The “bluegrass songbook,” a suitably vague though well-known concept in bluegrass and old-time circles today, is a phrase that references the collective of songs and tunes most popular and most played by the community that makes up bluegrass and old-time music. Most of the melodies included in this informal — though often gatekept and debated — canon have well established origins, from source recordings, legendary writers and composers, famous performances, and so on. Even so, it’s difficult to trace each and every Bluegrass Album Band hit or Del McCoury favorite back to the beginning, when it was first being adopted and popularized among jam circles, as fiddle tunes, by and for laypeople as much as the performing professionals.
With material by forebears like Flatt & Scruggs (“Foggy Mountain Breakdown” to “It Ain’t Me Babe”) or Bill Monroe (“Muleskinner Blues” to “Monroe’s Hornpipe”) or the Stanley Brothers (“Ridin’ that Midnight Train” to “Little Maggie”), the Osborne Brothers, Hazel & Alice, Reno & Smiley, and on down the line, it’s not so much a question of why or how their charming, archetypical songs made it to open mics and festival parking lot jams. But in modern times, as in bluegrass days of yore, just as many new, contemporary tunes, songs, lyrics, and melodies are being translated from professional studio recordings, radio singles, and on-stage hits to sing-alongs, play-alongs, and day-to-day jam fodder. And the process by which this happens is, part and parcel, what bluegrass and old-time are all about.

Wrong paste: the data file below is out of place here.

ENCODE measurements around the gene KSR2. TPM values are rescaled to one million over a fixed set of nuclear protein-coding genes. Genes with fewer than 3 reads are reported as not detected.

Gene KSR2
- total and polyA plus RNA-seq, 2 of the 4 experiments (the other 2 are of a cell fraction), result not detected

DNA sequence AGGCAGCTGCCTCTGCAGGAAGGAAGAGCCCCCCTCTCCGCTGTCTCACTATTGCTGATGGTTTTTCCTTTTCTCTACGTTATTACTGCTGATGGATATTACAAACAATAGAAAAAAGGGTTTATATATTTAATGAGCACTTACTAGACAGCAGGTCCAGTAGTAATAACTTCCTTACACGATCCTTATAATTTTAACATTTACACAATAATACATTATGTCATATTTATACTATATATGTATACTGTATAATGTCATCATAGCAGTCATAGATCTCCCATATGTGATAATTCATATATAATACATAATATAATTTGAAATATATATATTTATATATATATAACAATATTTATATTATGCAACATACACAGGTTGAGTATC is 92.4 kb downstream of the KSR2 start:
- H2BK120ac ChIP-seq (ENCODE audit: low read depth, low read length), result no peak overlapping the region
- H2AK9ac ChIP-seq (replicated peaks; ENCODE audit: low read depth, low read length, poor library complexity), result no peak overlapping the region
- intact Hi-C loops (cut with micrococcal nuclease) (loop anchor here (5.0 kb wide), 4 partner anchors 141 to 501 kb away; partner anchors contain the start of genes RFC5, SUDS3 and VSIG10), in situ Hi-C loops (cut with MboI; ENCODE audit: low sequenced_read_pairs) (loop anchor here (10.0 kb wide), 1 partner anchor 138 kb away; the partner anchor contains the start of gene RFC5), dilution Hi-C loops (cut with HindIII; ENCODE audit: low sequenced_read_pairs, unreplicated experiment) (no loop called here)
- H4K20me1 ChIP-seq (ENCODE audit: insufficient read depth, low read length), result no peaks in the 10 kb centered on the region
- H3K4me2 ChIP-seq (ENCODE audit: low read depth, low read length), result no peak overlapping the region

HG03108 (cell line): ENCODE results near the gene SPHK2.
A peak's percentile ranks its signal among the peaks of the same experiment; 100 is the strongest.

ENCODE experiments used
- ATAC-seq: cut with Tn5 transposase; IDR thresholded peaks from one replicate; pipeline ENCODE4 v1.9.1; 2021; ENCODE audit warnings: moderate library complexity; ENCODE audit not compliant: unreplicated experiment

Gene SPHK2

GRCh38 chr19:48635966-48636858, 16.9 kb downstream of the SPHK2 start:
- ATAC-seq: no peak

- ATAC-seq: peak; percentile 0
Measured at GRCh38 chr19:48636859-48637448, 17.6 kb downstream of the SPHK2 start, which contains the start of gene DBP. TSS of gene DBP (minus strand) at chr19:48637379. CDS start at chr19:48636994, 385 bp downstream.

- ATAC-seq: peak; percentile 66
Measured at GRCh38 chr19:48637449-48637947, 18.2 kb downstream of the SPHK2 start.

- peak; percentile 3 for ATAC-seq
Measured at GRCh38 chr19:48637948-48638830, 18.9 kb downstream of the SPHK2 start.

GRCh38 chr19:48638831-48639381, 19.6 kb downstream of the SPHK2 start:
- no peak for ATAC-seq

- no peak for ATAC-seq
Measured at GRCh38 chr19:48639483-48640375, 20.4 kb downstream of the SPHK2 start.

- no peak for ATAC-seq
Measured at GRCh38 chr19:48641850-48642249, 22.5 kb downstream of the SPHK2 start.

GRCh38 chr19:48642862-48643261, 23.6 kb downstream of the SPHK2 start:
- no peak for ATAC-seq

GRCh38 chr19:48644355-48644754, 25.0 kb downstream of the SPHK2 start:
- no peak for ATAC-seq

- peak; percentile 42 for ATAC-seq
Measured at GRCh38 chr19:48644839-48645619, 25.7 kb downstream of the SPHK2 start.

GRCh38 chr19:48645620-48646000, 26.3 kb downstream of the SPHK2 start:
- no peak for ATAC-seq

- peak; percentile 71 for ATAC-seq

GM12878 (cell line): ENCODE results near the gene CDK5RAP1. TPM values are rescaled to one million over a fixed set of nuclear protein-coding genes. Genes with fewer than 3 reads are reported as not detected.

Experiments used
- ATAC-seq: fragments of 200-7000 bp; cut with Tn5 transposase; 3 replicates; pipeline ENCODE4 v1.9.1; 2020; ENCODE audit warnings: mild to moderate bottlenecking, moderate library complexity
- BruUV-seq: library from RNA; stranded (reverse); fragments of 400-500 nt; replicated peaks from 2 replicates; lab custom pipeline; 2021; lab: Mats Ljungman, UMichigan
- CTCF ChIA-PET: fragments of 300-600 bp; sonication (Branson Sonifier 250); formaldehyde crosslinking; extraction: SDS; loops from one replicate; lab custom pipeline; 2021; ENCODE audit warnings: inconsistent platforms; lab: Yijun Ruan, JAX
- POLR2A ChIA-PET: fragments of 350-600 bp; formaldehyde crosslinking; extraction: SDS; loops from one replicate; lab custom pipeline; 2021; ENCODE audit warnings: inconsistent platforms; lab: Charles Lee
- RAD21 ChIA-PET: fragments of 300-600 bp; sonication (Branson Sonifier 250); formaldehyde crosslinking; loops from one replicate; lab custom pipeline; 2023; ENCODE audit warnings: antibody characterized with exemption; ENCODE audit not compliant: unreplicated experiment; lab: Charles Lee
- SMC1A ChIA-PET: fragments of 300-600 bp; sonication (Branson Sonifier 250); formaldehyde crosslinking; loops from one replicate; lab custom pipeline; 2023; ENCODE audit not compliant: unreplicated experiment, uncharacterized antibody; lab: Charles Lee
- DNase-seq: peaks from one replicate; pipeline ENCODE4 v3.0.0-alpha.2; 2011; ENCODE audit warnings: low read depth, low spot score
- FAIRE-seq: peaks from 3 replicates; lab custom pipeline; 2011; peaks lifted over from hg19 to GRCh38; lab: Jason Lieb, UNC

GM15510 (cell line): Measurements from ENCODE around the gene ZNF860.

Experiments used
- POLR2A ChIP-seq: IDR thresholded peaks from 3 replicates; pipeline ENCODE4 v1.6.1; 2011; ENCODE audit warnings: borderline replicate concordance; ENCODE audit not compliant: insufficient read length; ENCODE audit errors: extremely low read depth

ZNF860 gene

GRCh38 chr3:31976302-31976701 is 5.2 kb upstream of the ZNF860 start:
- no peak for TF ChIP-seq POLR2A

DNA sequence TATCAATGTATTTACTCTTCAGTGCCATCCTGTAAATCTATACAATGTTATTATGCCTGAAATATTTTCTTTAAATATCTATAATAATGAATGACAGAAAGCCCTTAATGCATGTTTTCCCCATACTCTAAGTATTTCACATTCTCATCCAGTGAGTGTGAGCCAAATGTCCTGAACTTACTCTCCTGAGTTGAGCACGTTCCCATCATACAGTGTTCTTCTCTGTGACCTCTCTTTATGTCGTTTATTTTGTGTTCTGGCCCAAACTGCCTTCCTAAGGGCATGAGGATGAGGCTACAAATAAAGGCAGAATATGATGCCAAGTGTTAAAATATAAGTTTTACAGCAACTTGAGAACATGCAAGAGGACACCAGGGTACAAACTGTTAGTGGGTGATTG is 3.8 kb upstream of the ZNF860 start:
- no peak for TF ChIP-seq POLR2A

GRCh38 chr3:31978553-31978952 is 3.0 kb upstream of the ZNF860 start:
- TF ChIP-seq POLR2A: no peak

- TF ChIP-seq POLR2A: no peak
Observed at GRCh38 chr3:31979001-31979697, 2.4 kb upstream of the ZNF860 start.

How did “Rebecca” become an almost meme-level instrumental in the past fifteen years? How did Frank Wakefield know that we needed a “New Camptown Races?” How many millennial and Gen Z pickers learned “Ode to a Butterfly” or “Jessamyn’s Reel” note for note? Each modern adoption into the bluegrass songbook, into that unflappable canon, is an idiosyncratic marvel unto itself — and perhaps no modern, original instrumental tune encapsulates this phenomenon better than John Reischman’s “Salt Spring.”
“Salt Spring” is truly the instrumental song of the post-Nickel Creek, post-Crooked Still, post-grass generation. As string band genre aesthetics dissolve in the global music marketplace, songs like “Salt Spring” typify this generation’s longing for music that feels honest, true, and real as much as it’s approachable, whimsical, and joyful; songs that celebrate the traditions that became the bedrock of these musics, without being predicated upon militaristic and arbitrary rules to “protect” or propagate those traditions.
A veteran of The Good Ol’ Persons, the Tony Rice Unit, and many other seminal acts of his own generation and time, Reischman knows firsthand the value of cross-generational knowledge sharing and his new album, New Time & Old Acoustic demonstrates this ethos in both conscious and subliminal ways. “Salt Spring” is a perfect distillation of these values and it’s truly fitting, as the tune will forever be enshrined and ensconced in the indelible, if not somewhat squirrelly and subjective, bluegrass and old-time songbook and canon.
(Editor’s note: New Time & Old Acoustic is available for pre-order now.)
Photo courtesy of the artist.